Aim The objective of this study was to investigate the influence of protection duration (years of fishing closure) and location (distance from shore) on reef fish diversity.
Location Danajon Double Barrier Reef, Bohol, Philippines.
Methods Reef fish abundance and size structure, by species, were obtained monthly using replicated underwater visual belt transects (n = 8; 70 × 5-m belt transects) over 3 years (2002–2005) at eight sites that included six marine reserves and two unprotected reef areas. We analysed species accumulation curves, diversity indices and abundance–biomass comparison (ABC) curves within and across the study sites to assess the influence of protection duration and location.
Results Analyses showed that longer protection duration impacted reef fish diversity at both inshore and offshore sites by shifting ABC curves from higher abundance than biomass curves at fished sites to higher biomass than abundance curves at most of the protected sites. Protection duration did not significantly influence either the rate of species accumulation within sites or the 12 diversity indices measured across the study sites. The offshore sites consistently showed higher rates of species accumulation and diversity indices values than inshore sites with similar protection duration. One protected offshore young marine reserve site that has been assessed as the least well-managed showed patterns more consistent with the fished sites.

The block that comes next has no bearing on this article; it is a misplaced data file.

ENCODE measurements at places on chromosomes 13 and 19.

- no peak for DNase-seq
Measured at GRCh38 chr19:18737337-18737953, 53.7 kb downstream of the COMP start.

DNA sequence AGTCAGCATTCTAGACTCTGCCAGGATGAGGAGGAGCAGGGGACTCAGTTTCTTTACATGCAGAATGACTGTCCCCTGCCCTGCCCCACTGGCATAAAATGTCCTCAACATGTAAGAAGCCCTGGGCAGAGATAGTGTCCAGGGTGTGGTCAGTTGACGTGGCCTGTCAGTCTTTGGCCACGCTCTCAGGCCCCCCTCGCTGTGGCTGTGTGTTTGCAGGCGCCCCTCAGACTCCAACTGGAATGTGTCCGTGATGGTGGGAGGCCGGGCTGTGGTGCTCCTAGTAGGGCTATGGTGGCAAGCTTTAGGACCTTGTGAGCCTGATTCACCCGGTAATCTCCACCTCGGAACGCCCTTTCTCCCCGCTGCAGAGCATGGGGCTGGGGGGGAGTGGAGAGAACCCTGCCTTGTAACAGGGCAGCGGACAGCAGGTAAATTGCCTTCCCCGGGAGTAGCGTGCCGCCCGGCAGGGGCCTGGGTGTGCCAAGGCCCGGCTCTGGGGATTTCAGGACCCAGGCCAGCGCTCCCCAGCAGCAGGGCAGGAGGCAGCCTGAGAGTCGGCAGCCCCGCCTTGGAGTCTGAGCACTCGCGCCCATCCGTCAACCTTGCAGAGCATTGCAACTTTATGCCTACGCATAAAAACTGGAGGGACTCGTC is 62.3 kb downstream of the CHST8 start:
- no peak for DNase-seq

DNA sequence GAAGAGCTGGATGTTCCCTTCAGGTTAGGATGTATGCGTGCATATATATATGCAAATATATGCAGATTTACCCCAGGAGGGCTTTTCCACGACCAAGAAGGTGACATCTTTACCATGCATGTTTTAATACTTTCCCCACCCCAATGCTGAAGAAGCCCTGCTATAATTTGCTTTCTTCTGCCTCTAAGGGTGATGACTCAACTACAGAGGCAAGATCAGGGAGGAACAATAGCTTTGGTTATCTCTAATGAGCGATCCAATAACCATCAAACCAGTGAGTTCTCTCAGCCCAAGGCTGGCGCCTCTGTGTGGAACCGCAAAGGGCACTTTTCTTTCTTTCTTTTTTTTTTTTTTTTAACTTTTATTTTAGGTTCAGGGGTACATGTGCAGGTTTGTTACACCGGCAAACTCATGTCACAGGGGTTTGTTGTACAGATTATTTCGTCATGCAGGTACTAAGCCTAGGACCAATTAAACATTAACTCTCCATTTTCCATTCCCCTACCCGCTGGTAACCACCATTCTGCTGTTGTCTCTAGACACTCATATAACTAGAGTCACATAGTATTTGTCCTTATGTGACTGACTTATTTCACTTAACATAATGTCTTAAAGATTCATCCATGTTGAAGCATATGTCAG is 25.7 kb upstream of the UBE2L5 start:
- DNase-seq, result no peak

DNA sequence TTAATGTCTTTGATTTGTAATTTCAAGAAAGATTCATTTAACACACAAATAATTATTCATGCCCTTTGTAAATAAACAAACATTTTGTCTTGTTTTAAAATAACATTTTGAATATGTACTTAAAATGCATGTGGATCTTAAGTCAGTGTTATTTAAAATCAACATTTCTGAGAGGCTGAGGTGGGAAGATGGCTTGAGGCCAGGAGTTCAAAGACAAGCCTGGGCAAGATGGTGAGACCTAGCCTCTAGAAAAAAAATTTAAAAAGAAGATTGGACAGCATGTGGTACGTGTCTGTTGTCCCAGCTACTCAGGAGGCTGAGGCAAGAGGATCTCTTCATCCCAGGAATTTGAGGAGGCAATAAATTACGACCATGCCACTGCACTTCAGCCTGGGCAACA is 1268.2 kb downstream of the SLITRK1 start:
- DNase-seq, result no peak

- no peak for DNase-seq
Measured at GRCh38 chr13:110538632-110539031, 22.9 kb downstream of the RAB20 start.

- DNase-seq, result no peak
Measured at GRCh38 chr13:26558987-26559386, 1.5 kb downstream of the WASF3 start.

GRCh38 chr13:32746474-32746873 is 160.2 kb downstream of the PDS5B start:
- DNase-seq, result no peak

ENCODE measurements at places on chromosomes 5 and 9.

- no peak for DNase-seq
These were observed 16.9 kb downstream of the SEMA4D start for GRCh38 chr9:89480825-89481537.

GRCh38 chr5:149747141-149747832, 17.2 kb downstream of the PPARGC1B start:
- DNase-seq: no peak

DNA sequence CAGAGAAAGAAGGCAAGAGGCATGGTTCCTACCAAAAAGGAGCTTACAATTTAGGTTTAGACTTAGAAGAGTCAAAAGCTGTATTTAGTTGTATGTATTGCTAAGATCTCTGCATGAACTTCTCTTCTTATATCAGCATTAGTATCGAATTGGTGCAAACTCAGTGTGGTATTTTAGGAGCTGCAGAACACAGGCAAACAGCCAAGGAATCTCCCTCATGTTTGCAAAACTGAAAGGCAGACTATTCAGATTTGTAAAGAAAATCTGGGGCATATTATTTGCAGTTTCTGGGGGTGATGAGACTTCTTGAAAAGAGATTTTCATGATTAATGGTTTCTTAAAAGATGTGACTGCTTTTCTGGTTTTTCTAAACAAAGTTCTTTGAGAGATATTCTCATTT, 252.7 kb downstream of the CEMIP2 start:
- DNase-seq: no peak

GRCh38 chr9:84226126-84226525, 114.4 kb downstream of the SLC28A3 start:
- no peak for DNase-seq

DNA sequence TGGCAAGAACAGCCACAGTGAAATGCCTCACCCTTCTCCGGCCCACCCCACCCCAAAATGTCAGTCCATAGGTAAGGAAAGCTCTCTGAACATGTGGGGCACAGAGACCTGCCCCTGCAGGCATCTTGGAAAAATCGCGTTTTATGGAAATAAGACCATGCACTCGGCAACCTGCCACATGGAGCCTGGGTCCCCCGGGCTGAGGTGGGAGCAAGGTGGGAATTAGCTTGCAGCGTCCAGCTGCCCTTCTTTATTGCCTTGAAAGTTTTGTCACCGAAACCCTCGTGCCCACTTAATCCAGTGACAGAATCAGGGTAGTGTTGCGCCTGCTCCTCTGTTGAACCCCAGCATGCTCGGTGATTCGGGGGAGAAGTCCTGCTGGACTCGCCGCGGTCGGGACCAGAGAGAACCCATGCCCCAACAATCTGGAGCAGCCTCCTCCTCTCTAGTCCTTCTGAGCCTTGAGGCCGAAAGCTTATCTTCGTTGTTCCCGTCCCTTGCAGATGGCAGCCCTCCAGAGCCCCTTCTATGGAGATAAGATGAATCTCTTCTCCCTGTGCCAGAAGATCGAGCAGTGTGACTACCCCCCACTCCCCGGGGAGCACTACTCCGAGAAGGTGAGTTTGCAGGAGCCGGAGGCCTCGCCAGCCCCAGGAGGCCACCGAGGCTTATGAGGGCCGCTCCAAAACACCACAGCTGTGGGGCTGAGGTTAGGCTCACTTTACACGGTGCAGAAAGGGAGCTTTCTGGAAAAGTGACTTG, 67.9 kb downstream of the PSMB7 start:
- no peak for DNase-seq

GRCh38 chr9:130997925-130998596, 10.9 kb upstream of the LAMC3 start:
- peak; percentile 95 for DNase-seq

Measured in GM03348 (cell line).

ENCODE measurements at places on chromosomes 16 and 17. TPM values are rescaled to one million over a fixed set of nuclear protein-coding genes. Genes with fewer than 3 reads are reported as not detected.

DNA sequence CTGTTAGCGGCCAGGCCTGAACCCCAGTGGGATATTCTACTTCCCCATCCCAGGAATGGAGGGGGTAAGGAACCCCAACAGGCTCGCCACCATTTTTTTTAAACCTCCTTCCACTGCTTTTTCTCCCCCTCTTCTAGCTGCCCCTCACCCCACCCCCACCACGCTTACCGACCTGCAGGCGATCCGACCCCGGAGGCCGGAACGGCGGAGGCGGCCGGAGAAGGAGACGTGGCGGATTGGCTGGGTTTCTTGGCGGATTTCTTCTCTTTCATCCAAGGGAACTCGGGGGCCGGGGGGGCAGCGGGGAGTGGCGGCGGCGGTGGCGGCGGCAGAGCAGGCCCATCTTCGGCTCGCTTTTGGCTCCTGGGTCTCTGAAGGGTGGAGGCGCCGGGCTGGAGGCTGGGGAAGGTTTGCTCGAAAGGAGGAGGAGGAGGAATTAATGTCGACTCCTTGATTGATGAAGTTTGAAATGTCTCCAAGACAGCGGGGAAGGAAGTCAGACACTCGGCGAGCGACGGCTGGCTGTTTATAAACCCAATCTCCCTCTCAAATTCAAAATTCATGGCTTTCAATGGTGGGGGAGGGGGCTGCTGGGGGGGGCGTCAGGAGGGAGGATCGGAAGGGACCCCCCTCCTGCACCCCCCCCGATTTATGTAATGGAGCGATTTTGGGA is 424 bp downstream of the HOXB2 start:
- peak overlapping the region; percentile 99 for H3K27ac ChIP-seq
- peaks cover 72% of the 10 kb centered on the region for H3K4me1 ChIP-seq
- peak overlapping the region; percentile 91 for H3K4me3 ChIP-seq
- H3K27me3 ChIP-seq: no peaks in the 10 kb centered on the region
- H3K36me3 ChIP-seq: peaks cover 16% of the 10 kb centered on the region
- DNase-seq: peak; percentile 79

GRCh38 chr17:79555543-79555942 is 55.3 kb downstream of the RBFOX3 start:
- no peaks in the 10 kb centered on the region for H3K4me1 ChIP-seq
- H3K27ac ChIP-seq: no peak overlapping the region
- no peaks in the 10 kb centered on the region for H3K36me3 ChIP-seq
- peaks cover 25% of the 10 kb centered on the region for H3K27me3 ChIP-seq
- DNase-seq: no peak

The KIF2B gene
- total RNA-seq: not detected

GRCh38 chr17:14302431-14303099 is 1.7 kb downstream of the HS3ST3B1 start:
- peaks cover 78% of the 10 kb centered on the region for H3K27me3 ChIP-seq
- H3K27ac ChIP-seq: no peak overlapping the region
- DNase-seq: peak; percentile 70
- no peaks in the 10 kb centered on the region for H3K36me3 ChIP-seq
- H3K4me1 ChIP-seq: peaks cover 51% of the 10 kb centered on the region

Main conclusions Analyses showed that protection duration mainly impacted diversity by increasing the dominance of large-bodied species and enhancing total biomass. Besides protection duration, reserve location influenced species accumulation curves and diversity indices.